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Tuesday 6 December 2016

Beef: 'Trophy husband' material and hobby farming - is this the future for beef men?

John Heney

Published 13/07/2016 | 02:30

William Blackburne, Ballindangan, Jerome Quane, Kilworth, Adrien Vaillant, French Student, John Kiersey, Kilworth & Michael Leamy, Ballyduff are pictured at a Teagasc dairy farm walk at Michael Gowen's, Downing, Kilworth, Co Cork on 'Managing Through 2016'. Photo O'Gorman Photography.
William Blackburne, Ballindangan, Jerome Quane, Kilworth, Adrien Vaillant, French Student, John Kiersey, Kilworth & Michael Leamy, Ballyduff are pictured at a Teagasc dairy farm walk at Michael Gowen's, Downing, Kilworth, Co Cork on 'Managing Through 2016'. Photo O'Gorman Photography.

The last few weeks have shown us once again that beef farming is certainly not for the faint-hearted. As the UK struggles to figure out whether it has returned to the halcyon days of glorious empire or simply thrown its favourite toy out of the pram in a moment of childish petulance, the time has come for the rest of the EU including ourselves to plot the way forward.

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As usual it is the cattle sector which is the most vulnerable to these sudden shocks so it's no surprise that the Brexit vote caused a sudden drop in the price of beef. Neither does it come as a surprise that cattle farmers are once again left to fend for themselves.

Emergency EU funding is invariably focused on other farming sectors. So not alone does the cattle sector now have to cope with falling farm gate prices, but we are also experiencing decreases in EU beef supports.

If the cattle sector ever needed help, it is now, so the timing of the Teagasc Beef 2016 Open Day could not have been better. It was therefore with a great deal of hope and expectation that I set off for Grange.

I must say that for me, the tone for the whole day was set by the emphasis which the many speakers placed on putting farm efficiency before farm output. This practical approach was very refreshing especially as were shown the reality of how even a very well run 100ac beef enterprise will return little more than the national minimum wage.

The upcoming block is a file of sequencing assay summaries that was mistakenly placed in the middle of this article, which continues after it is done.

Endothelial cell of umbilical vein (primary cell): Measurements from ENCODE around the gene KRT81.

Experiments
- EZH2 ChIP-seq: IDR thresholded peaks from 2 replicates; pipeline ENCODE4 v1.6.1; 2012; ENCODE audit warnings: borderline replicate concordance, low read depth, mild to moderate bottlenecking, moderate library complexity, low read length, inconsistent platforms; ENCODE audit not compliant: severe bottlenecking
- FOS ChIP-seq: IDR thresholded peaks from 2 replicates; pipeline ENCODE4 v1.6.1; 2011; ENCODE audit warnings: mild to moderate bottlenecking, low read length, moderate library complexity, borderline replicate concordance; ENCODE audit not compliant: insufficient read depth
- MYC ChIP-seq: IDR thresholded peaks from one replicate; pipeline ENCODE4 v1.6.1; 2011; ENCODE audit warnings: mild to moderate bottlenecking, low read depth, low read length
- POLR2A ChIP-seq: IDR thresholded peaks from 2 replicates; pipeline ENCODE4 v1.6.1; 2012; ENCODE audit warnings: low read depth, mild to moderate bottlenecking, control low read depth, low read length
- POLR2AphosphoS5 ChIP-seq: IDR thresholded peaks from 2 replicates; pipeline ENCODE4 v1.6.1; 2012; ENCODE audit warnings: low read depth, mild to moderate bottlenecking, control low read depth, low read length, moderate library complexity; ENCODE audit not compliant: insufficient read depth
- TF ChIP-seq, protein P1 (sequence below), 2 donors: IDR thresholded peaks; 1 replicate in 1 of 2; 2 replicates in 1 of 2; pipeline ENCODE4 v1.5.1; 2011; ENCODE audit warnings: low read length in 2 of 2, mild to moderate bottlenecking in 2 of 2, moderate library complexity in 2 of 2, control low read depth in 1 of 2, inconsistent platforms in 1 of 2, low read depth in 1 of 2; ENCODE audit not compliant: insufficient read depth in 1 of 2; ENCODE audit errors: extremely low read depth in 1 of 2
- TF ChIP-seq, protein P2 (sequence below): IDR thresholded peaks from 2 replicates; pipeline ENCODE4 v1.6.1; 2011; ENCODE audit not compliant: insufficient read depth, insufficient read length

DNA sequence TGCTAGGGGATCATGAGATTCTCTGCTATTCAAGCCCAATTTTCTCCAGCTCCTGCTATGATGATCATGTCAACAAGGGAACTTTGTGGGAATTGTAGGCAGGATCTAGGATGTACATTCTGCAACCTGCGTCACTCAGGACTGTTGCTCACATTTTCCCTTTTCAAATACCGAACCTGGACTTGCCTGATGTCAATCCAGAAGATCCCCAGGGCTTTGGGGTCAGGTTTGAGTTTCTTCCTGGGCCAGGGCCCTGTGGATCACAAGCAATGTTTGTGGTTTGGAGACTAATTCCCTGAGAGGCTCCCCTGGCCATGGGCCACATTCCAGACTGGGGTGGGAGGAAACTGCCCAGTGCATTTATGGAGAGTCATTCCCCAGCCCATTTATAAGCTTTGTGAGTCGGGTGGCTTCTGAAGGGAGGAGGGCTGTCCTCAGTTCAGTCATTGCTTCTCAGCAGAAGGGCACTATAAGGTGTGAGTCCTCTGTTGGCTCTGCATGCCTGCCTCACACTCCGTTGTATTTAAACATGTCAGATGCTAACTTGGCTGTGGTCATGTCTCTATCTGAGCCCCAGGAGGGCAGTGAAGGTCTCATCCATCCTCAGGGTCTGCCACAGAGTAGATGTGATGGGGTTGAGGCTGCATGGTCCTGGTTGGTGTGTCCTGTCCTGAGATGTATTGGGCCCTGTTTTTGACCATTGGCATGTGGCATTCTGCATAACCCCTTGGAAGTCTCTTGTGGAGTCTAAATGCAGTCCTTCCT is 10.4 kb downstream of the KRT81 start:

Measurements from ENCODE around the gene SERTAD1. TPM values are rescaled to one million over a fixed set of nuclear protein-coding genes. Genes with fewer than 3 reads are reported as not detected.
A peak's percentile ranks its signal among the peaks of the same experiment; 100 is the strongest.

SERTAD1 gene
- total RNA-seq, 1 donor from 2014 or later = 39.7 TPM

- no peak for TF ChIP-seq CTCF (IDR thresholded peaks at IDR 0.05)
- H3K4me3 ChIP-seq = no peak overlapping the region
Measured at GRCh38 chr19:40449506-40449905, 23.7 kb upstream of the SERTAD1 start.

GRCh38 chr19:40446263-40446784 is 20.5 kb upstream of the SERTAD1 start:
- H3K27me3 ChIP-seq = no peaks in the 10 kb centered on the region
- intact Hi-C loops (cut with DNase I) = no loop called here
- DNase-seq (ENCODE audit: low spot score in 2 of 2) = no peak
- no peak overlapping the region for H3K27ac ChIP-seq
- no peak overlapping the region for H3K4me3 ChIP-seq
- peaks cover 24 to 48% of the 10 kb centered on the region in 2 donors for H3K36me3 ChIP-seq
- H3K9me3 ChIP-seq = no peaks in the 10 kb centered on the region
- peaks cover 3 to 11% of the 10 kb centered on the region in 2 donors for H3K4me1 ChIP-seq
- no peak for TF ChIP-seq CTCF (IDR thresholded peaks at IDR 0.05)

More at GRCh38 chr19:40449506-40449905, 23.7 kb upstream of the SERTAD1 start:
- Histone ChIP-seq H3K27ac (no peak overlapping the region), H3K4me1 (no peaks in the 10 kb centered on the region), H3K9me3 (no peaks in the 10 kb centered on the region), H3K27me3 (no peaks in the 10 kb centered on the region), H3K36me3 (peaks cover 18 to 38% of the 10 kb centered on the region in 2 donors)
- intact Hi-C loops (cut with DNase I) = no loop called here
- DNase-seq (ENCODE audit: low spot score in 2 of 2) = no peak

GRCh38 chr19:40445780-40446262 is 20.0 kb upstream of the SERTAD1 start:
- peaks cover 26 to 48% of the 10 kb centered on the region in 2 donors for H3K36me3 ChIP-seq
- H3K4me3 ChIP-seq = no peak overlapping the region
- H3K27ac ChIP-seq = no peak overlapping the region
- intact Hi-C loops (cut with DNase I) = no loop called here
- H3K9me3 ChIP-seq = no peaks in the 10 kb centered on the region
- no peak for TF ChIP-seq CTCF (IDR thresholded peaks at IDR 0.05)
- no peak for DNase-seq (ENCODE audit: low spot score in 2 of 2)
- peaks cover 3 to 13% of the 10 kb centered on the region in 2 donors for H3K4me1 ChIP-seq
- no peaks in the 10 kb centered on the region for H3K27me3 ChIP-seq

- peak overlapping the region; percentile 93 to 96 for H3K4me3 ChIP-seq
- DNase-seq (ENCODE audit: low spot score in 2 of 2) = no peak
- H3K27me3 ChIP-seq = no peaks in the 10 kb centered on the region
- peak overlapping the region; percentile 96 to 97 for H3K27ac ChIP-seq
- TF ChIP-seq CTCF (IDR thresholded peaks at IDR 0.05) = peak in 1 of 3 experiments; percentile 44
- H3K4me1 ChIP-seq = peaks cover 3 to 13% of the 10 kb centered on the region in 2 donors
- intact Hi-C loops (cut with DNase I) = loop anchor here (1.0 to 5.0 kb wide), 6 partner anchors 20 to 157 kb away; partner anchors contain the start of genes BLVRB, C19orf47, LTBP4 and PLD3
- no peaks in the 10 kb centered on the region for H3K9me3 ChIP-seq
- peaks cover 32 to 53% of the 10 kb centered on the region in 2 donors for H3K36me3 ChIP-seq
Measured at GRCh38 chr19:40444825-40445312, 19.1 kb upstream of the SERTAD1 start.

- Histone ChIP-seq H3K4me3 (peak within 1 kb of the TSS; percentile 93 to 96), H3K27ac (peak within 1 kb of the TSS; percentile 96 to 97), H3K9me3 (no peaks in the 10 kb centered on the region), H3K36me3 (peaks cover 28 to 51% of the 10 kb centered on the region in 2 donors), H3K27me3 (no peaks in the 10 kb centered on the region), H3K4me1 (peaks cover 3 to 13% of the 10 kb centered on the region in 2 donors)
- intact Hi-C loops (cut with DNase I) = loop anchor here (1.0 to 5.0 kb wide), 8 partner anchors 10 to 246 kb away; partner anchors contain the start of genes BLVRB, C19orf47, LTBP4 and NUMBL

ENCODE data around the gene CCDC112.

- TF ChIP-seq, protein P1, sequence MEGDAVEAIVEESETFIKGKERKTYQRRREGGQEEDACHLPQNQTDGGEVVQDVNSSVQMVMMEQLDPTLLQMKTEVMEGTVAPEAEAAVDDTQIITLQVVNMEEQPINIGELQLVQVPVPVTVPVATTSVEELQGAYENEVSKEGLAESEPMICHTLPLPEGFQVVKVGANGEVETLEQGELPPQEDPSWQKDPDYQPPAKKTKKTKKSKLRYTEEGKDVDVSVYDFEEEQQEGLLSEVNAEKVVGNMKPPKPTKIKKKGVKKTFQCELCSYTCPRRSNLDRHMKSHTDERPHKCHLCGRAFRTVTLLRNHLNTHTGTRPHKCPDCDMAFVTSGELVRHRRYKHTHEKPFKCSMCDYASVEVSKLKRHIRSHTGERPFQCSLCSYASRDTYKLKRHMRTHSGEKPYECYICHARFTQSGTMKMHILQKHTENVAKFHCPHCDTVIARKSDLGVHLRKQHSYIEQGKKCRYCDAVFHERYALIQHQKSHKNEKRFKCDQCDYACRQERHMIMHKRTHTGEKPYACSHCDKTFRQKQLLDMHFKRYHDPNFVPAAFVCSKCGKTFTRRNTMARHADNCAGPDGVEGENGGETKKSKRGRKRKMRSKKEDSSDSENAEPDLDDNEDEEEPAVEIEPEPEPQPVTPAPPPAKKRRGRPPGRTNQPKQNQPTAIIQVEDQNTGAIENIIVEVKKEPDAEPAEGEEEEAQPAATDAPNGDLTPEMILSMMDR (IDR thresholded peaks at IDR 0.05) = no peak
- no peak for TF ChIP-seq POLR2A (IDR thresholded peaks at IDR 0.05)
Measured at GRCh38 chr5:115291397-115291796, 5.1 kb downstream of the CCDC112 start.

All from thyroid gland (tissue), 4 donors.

Low incomes in the cattle sector were in fact the real elephant in the room at Grange and the figures beg the question as to what cattle farming is really about.

Is it a hobby or is it simply driven by some strange form of old fashioned pride? We have all heard of trophy wives, but I recently heard of young cattle farmers being eyed up as 'trophy husband' material for young women with large salaries wishing to marry into a supposedly idyllic rural lifestyle.

Another aspect of Beef 2016 which I also found interesting was the apparent conflict between the growing intensification of cattle farming and the increasing emphasis in Brussels on biodiversity and sustainability.

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It is difficult to rationalise the growing importance which is being placed on traditional species-rich grassland with the huge emphasis which is currently being placed on reseeding pastures.

However what I found to be the most interesting of all was the stand dealing with eating quality.

Research has shown that the usual issues of age, breed and type of feed have little effect on the eating quality of beef. It's simply all about "finish" and the meat being properly marbled with fat. This is something which is totally within a farmer's control; unfortunately we are currently being punished by a ridiculous set of nonsensical criteria. I suppose I shouldn't be that surprised as there is really very little which makes any sense in beef farming

Back on my farm, after a slow start to the year, summer growing conditions have been good even if the recent drop in temperature has slowed things down a bit.

The reality is that grass has always been and remains the most important feed on Irish farms. It follows therefore that weather conditions which facilitate grass growth are quite rightly always uppermost in our minds.

It's a case of so far so good as I continue to introduce sections of after-grass to supplement my paddock system when needed. The cattle which left the shed last are now thriving well, but managing grass is an ongoing process and it's amazing how quickly grass supply can change from week to week

While my low input system means that I don't have to contend as much with growth getting out of control, it does make ensuring that my grass supply doesn't run low somewhat more challenging The area stopped for second cut silage is now starting to look better and hopefully it will go some way in compensating for the light first cut, otherwise I will have to re-assess the situation.

While my oldest group of my cattle are doing ok, it is still too early to know when they will be fit to sell. I am concerned that they look a bit plainer than the next oldest group. However, I suppose I'll have to wait for the factory sheets to tell me whether I am right or wrong.

Selling date is another factor which has a huge impact on grass supply for the latter part of the year and will dictate my ongoing grazing pattern going into the autumn.

John Heney farms at Kilfeacle, Co Tipperary

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